Sat, Dec 18, 2004 - Page 8 News List


Protect Taiwan's freedoms

Despite the shortcomings of the democratic system -- it can be inefficient, it gives rise to irrational partisanship and is at times driven by imprudent public opinion -- it is the political ideal most forward-thinking countries and people aspire to.

There is something morally appealing about the proposition that people should have the final say with regard to how they are to be governed. The purpose of government is to serve the people because it derives its power from the people. Democracy is, to paraphrase Winston Churchill put it, the worst system of government, except for all the others.

In Taiwan, both the pan-green and pan-blue camps at least pay lip service to democracy. But I find it incredibly ironic how the Chinese Nationalist Party (KMT) and People First Party (PFP) could, within a democratic system, run campaigns on the very platform to abrogate democracy. Once you eliminate all the euphemisms, Taiwan is politically polarized between those who oppose unification with China (the pan-greens) and those who favor unification with China (the pan-blues).

But China is not a democratic nation, so integration with China as a single political entity would be tantamount to the elimination of democracy in Taiwan. Some argue, of course, that Taiwan would still be democratic for 50 years under a "one state, two systems" solution.

But under such a system, the Taiwanese people would still inevitably be forced to give up much of their sovereignty and democratic progress. Even a cursory look at the events in Hong Kong since 1997 reveal that unification with China under a two-systems solution would, at best, endow Taiwan with a pseudo-democracy.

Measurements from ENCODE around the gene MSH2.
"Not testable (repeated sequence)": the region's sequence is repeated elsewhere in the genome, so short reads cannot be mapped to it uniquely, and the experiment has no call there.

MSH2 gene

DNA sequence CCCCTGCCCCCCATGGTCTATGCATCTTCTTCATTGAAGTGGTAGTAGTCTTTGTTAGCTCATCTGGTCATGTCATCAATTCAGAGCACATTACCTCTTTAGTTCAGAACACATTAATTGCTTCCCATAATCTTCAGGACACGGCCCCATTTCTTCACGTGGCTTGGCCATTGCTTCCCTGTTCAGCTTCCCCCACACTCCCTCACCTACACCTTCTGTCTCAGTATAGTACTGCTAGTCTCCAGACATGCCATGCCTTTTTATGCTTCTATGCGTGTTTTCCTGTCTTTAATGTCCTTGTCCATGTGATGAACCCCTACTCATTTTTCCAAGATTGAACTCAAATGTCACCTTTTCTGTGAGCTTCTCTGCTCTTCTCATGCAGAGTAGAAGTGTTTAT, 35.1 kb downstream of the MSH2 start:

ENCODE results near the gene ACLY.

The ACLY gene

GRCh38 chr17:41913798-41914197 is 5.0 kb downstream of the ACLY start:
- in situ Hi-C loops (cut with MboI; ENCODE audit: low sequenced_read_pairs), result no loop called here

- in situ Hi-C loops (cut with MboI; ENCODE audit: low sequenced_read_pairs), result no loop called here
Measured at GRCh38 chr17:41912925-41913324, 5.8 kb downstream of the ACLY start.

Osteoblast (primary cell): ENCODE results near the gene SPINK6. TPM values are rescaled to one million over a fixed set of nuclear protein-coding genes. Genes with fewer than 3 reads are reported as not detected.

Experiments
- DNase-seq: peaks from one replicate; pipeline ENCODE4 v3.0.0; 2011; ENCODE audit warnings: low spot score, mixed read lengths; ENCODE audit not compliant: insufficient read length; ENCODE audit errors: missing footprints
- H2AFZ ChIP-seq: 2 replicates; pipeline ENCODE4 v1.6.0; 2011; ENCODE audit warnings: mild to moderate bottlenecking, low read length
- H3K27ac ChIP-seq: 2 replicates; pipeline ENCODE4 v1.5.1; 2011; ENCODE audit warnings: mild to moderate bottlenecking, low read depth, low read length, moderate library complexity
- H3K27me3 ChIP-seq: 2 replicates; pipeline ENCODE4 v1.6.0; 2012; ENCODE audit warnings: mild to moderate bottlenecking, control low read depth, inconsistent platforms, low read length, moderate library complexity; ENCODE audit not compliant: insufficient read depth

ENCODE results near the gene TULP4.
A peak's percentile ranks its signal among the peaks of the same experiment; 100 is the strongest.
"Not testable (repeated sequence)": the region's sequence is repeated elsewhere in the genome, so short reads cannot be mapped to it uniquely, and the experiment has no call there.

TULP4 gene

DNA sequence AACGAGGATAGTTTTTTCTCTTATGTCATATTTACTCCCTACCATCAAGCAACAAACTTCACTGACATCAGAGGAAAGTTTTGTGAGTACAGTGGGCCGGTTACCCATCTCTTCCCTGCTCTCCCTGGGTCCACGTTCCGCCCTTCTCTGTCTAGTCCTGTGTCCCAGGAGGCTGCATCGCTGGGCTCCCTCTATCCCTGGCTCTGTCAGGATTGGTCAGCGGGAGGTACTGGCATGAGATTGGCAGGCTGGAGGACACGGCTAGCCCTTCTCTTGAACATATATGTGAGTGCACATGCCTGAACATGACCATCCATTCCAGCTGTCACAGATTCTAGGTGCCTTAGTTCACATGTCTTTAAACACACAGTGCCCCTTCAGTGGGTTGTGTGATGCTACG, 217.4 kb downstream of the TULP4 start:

This, of course, doesn't even begin to address what the ultimate result of any type of unification with China would entail. Is the pan-blue camp really saying that democracy is good, but we only want it for 50 years? Or are they saying we deserve a democracy but our children, grandchildren, and great grandchildren do not?

There are some who quixotically believe that China is changing, and that it will become a democracy in the span of 50 years. This is incredibly wishful thinking. Change in China is inevitable but progress toward greater freedom is not. Many Taiwanese businessmen who have businesses in China believe the evolving Chinese economy is almost completely capitalist. That may be true, but real freedom means more than economic freedom.

I believe we must recognize the ironies reflected in the platforms of the KMT and PFP. We must face China with strength, courage and wisdom rather than weakness, panic and self-defeating campaigns.

I am inspired by the actions of the British during World War II when, while facing incredible evil and incredible odds, they stood up for freedom on their small island against the dictatorship of Hitler, who was then victorious over almost all of continental Europe.

They courageously defeated the German air force, which dashed the Nazi army's hopes of crossing the English Channel. In doing so, they were able to protect their freedoms and ideals. We should do the same.

Chris Chen

Vancouver, Canada

PFP now pivotal

Now that the heat of the tense legislative election is over, with the result that the pan-blue camp came out on top, I can't help wondering about what sort of political climate President Chen shui-bian's (陳水扁) government will face in the next few years.

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